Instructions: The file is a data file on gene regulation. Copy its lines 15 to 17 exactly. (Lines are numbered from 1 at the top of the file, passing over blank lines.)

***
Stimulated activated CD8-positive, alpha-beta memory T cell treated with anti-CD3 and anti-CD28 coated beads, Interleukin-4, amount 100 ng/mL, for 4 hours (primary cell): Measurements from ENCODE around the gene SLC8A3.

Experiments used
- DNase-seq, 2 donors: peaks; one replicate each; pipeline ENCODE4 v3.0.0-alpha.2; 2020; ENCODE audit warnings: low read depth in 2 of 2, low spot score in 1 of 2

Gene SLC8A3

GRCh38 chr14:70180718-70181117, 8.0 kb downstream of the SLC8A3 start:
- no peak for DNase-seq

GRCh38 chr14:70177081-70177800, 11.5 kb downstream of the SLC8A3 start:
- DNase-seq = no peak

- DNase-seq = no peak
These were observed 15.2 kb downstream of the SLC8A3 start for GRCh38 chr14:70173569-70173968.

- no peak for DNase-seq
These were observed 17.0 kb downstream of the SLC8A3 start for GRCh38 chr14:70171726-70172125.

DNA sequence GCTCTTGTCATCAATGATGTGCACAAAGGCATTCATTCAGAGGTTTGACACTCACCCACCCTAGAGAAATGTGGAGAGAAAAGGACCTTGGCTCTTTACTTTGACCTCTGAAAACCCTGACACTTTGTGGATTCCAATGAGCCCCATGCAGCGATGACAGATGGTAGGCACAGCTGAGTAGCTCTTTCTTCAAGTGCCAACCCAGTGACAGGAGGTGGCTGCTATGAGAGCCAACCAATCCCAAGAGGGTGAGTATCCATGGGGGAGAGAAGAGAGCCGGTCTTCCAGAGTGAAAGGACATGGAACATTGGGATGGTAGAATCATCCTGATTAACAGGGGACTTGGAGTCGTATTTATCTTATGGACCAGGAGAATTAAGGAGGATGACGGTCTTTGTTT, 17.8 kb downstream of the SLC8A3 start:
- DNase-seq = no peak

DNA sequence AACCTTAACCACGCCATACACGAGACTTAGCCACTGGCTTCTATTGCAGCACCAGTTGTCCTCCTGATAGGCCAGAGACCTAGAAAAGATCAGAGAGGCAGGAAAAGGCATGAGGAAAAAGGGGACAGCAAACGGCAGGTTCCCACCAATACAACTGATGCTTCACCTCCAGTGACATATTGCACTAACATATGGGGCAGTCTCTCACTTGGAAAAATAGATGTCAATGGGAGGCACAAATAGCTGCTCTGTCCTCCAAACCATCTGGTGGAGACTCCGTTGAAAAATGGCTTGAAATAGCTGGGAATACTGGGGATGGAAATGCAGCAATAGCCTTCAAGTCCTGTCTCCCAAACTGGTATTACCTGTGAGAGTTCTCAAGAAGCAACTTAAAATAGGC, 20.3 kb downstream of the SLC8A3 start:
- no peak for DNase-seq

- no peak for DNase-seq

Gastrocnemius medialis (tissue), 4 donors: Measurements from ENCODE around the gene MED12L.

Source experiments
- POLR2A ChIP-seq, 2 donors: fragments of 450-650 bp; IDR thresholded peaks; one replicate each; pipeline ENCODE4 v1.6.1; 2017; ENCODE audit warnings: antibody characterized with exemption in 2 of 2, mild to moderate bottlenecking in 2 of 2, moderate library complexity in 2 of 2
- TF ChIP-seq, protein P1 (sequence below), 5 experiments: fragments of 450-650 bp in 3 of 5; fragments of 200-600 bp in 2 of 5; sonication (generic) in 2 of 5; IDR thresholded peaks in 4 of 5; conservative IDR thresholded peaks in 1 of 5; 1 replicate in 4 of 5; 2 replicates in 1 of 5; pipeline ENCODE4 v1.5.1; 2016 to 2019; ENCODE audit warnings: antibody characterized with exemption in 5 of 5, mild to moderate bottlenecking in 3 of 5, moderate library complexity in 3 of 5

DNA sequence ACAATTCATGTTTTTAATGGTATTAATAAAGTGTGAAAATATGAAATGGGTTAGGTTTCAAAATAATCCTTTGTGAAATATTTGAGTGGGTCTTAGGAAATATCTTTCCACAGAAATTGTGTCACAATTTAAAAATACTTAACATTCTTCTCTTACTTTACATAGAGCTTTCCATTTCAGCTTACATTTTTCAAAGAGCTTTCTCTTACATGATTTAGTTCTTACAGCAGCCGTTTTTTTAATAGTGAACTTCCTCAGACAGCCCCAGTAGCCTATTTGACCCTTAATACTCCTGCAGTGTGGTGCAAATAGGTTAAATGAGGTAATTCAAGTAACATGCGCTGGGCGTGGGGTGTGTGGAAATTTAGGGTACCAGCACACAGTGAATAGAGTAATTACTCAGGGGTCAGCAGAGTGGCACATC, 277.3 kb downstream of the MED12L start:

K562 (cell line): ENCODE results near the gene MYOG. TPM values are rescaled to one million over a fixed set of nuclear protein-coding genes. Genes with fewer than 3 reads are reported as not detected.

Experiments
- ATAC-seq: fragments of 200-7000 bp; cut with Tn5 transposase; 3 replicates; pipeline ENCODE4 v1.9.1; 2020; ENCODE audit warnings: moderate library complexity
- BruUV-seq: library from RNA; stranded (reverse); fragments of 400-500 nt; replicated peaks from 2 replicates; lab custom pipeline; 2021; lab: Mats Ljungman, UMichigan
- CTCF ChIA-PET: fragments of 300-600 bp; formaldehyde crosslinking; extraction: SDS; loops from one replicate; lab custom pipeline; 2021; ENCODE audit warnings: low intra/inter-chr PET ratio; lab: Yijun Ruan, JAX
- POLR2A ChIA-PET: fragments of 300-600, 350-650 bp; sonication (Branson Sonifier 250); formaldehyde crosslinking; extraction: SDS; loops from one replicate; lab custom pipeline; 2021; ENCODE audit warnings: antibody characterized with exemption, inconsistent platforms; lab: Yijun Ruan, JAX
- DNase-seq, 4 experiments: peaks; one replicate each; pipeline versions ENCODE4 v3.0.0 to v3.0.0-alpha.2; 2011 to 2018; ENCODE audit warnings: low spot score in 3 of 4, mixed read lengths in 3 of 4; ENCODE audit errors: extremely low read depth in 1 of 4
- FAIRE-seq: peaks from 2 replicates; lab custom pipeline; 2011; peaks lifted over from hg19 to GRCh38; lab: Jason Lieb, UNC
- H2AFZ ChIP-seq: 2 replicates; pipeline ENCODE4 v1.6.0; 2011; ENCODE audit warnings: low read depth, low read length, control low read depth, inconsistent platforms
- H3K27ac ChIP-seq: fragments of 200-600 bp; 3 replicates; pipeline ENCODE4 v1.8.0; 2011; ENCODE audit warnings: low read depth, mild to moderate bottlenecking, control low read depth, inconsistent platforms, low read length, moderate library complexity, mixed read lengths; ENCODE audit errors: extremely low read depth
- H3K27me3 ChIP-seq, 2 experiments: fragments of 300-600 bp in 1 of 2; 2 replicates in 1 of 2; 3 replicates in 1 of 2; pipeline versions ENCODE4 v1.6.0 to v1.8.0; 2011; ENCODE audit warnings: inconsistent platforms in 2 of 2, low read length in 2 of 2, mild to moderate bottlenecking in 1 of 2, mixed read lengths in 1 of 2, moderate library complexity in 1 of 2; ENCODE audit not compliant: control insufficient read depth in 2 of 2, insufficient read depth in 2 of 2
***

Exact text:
DNA sequence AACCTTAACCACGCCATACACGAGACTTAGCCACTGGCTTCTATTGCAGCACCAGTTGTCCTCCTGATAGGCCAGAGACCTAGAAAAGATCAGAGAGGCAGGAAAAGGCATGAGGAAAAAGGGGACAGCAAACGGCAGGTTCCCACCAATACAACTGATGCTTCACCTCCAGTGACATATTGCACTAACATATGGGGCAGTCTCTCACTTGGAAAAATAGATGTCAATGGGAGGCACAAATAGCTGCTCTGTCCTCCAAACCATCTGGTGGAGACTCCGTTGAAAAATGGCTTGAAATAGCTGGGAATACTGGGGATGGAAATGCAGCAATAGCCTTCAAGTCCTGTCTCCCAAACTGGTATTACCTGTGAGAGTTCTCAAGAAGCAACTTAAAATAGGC, 20.3 kb downstream of the SLC8A3 start:
- no peak for DNase-seq

- no peak for DNase-seq